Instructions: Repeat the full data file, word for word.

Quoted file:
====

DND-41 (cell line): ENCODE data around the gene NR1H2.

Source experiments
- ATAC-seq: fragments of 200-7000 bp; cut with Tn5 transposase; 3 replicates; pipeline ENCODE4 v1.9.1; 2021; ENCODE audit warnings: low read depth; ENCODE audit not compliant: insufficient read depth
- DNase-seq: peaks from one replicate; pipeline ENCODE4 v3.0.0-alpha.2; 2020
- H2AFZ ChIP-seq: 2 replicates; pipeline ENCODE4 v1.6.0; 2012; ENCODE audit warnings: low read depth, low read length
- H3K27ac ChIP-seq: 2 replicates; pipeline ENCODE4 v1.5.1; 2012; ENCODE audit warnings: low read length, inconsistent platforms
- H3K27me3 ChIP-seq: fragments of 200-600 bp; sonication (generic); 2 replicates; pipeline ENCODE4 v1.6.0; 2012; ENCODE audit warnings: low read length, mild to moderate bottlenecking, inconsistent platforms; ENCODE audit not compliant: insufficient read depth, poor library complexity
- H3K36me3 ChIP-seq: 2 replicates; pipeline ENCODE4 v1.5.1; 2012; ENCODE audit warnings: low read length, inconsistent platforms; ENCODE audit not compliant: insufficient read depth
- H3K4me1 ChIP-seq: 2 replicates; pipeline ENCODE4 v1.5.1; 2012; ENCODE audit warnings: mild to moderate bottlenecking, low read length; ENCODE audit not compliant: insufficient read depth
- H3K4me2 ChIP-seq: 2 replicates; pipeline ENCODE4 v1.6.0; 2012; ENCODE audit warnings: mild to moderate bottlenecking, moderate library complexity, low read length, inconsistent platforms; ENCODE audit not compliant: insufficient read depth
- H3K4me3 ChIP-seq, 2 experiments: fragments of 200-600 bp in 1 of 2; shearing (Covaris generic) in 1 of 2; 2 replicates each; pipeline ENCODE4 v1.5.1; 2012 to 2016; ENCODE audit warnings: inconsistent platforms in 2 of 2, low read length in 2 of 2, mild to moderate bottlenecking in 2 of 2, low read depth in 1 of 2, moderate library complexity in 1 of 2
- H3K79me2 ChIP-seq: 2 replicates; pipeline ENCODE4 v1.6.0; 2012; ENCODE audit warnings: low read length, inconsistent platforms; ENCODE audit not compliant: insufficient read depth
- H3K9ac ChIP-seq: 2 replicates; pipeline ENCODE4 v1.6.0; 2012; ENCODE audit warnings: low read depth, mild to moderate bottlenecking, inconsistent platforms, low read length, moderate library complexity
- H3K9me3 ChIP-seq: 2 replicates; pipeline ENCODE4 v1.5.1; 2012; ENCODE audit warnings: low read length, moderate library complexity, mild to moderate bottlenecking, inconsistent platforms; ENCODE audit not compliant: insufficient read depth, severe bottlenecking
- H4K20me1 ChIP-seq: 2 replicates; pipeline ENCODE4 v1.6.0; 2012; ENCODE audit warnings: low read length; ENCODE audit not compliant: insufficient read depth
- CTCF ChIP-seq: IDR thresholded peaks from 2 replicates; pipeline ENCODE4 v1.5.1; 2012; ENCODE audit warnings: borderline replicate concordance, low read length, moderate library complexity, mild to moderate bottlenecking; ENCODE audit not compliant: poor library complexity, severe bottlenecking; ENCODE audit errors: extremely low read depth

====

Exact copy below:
DND-41 (cell line): ENCODE data around the gene NR1H2.

Source experiments
- ATAC-seq: fragments of 200-7000 bp; cut with Tn5 transposase; 3 replicates; pipeline ENCODE4 v1.9.1; 2021; ENCODE audit warnings: low read depth; ENCODE audit not compliant: insufficient read depth
- DNase-seq: peaks from one replicate; pipeline ENCODE4 v3.0.0-alpha.2; 2020
- H2AFZ ChIP-seq: 2 replicates; pipeline ENCODE4 v1.6.0; 2012; ENCODE audit warnings: low read depth, low read length
- H3K27ac ChIP-seq: 2 replicates; pipeline ENCODE4 v1.5.1; 2012; ENCODE audit warnings: low read length, inconsistent platforms
- H3K27me3 ChIP-seq: fragments of 200-600 bp; sonication (generic); 2 replicates; pipeline ENCODE4 v1.6.0; 2012; ENCODE audit warnings: low read length, mild to moderate bottlenecking, inconsistent platforms; ENCODE audit not compliant: insufficient read depth, poor library complexity
- H3K36me3 ChIP-seq: 2 replicates; pipeline ENCODE4 v1.5.1; 2012; ENCODE audit warnings: low read length, inconsistent platforms; ENCODE audit not compliant: insufficient read depth
- H3K4me1 ChIP-seq: 2 replicates; pipeline ENCODE4 v1.5.1; 2012; ENCODE audit warnings: mild to moderate bottlenecking, low read length; ENCODE audit not compliant: insufficient read depth
- H3K4me2 ChIP-seq: 2 replicates; pipeline ENCODE4 v1.6.0; 2012; ENCODE audit warnings: mild to moderate bottlenecking, moderate library complexity, low read length, inconsistent platforms; ENCODE audit not compliant: insufficient read depth
- H3K4me3 ChIP-seq, 2 experiments: fragments of 200-600 bp in 1 of 2; shearing (Covaris generic) in 1 of 2; 2 replicates each; pipeline ENCODE4 v1.5.1; 2012 to 2016; ENCODE audit warnings: inconsistent platforms in 2 of 2, low read length in 2 of 2, mild to moderate bottlenecking in 2 of 2, low read depth in 1 of 2, moderate library complexity in 1 of 2
- H3K79me2 ChIP-seq: 2 replicates; pipeline ENCODE4 v1.6.0; 2012; ENCODE audit warnings: low read length, inconsistent platforms; ENCODE audit not compliant: insufficient read depth
- H3K9ac ChIP-seq: 2 replicates; pipeline ENCODE4 v1.6.0; 2012; ENCODE audit warnings: low read depth, mild to moderate bottlenecking, inconsistent platforms, low read length, moderate library complexity
- H3K9me3 ChIP-seq: 2 replicates; pipeline ENCODE4 v1.5.1; 2012; ENCODE audit warnings: low read length, moderate library complexity, mild to moderate bottlenecking, inconsistent platforms; ENCODE audit not compliant: insufficient read depth, severe bottlenecking
- H4K20me1 ChIP-seq: 2 replicates; pipeline ENCODE4 v1.6.0; 2012; ENCODE audit warnings: low read length; ENCODE audit not compliant: insufficient read depth
- CTCF ChIP-seq: IDR thresholded peaks from 2 replicates; pipeline ENCODE4 v1.5.1; 2012; ENCODE audit warnings: borderline replicate concordance, low read length, moderate library complexity, mild to moderate bottlenecking; ENCODE audit not compliant: poor library complexity, severe bottlenecking; ENCODE audit errors: extremely low read depth